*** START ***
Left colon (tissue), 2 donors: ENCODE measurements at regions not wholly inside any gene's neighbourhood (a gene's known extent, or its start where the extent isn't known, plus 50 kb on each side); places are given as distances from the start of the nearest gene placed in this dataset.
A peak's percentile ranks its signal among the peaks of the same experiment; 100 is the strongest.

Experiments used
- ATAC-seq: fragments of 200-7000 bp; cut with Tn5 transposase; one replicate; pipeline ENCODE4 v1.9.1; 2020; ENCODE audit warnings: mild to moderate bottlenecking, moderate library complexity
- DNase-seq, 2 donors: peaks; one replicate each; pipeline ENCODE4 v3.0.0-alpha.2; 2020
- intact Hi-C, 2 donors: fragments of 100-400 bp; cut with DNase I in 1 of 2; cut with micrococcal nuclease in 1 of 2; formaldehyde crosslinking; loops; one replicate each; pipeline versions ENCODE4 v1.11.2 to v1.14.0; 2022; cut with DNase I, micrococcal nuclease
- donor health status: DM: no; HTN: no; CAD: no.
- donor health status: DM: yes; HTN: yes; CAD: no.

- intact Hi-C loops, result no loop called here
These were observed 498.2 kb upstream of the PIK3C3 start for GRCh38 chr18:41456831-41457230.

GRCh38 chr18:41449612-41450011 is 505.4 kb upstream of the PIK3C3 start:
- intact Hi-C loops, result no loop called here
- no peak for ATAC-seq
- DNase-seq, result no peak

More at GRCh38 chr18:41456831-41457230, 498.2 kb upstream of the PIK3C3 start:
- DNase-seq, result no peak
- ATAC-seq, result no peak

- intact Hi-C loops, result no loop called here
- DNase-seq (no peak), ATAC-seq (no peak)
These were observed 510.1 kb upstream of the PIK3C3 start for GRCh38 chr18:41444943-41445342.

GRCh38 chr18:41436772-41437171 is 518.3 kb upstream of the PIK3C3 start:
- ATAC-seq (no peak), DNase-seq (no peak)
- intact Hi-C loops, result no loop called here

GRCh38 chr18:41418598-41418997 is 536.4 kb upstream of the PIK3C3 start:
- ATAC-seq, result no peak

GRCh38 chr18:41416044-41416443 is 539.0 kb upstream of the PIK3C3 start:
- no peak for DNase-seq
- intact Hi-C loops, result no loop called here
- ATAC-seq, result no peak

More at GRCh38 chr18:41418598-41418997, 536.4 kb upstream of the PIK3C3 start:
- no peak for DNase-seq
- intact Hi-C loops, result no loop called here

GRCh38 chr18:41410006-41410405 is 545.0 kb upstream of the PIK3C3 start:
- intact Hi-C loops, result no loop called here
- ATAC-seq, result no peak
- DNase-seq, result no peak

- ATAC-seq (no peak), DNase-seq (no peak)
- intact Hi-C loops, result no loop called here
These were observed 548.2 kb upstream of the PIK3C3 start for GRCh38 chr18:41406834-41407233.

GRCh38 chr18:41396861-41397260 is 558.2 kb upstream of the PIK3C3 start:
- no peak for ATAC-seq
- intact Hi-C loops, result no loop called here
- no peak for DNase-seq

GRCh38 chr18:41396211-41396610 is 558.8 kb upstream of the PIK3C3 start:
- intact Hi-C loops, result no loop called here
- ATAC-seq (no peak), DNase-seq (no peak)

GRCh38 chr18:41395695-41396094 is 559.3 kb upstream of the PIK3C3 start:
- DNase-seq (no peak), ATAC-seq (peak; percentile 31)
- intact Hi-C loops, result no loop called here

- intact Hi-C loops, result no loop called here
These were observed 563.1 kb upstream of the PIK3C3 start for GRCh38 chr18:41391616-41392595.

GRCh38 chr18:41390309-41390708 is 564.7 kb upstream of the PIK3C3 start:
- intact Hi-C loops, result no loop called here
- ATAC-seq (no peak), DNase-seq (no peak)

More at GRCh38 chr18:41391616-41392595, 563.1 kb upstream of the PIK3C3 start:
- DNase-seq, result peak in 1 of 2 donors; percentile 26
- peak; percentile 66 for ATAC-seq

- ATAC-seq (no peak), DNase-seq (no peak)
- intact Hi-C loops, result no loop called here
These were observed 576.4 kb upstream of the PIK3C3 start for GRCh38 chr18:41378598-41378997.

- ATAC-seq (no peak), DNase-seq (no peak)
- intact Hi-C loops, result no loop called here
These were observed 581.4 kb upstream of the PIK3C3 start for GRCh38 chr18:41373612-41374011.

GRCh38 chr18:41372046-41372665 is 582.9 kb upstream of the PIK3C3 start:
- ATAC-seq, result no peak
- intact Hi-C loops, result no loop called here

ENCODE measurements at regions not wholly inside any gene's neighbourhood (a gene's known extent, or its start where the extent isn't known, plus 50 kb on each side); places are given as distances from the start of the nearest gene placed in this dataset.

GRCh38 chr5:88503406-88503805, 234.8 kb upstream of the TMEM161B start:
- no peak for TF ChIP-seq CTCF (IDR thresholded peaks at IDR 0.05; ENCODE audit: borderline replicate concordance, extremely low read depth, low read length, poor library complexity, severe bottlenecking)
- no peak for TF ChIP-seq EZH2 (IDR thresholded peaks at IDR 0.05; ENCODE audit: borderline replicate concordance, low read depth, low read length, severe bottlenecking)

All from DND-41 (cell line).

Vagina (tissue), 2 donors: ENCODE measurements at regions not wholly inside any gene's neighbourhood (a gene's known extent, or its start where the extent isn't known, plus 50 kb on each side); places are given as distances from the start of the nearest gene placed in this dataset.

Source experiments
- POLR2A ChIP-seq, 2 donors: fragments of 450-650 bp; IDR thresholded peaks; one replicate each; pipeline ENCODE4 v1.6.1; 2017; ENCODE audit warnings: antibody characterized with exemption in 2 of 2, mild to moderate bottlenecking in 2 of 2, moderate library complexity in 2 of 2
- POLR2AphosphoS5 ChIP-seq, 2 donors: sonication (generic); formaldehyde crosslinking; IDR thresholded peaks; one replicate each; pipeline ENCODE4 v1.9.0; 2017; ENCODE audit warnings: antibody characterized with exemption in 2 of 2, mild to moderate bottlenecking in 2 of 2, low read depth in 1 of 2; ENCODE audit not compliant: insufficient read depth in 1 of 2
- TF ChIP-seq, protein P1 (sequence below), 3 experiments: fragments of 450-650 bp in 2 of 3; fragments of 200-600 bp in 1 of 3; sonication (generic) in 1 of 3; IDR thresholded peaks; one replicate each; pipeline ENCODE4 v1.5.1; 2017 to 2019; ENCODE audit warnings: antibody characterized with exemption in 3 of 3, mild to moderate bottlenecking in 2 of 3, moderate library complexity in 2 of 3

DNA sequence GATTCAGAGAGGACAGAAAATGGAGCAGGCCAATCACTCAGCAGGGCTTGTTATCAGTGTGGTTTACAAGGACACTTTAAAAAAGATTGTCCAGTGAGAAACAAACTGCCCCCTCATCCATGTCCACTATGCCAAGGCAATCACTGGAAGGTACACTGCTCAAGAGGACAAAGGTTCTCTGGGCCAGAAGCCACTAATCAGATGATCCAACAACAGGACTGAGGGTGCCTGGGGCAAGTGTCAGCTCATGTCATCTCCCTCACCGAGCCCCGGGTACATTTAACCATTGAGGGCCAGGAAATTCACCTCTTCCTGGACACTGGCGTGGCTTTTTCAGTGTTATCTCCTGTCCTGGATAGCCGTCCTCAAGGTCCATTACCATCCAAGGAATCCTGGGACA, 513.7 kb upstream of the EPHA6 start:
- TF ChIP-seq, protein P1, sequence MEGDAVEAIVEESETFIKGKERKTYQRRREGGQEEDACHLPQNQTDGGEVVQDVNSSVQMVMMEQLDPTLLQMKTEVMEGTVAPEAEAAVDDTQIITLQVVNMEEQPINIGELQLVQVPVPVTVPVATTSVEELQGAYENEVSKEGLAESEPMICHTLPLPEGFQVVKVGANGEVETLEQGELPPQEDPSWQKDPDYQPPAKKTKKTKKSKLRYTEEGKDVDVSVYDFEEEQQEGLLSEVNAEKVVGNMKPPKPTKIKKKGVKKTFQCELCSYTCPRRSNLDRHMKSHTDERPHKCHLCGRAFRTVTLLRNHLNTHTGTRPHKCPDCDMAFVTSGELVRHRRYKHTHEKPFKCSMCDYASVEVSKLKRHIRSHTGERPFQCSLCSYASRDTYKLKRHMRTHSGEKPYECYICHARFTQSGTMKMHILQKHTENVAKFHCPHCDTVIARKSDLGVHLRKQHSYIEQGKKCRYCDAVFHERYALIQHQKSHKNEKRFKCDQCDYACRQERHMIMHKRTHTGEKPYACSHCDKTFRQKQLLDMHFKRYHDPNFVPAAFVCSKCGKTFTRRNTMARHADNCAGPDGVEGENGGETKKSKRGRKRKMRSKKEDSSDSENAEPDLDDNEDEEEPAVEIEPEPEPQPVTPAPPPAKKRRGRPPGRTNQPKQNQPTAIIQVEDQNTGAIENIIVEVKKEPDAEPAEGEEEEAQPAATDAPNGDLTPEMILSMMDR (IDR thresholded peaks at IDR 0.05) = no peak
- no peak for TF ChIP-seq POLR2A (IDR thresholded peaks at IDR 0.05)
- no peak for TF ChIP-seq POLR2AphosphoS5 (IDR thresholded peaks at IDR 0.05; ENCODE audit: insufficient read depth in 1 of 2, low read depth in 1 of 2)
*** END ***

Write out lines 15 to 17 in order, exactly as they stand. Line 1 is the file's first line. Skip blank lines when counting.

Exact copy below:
More at GRCh38 chr18:41456831-41457230, 498.2 kb upstream of the PIK3C3 start:
- DNase-seq, result no peak
- ATAC-seq, result no peak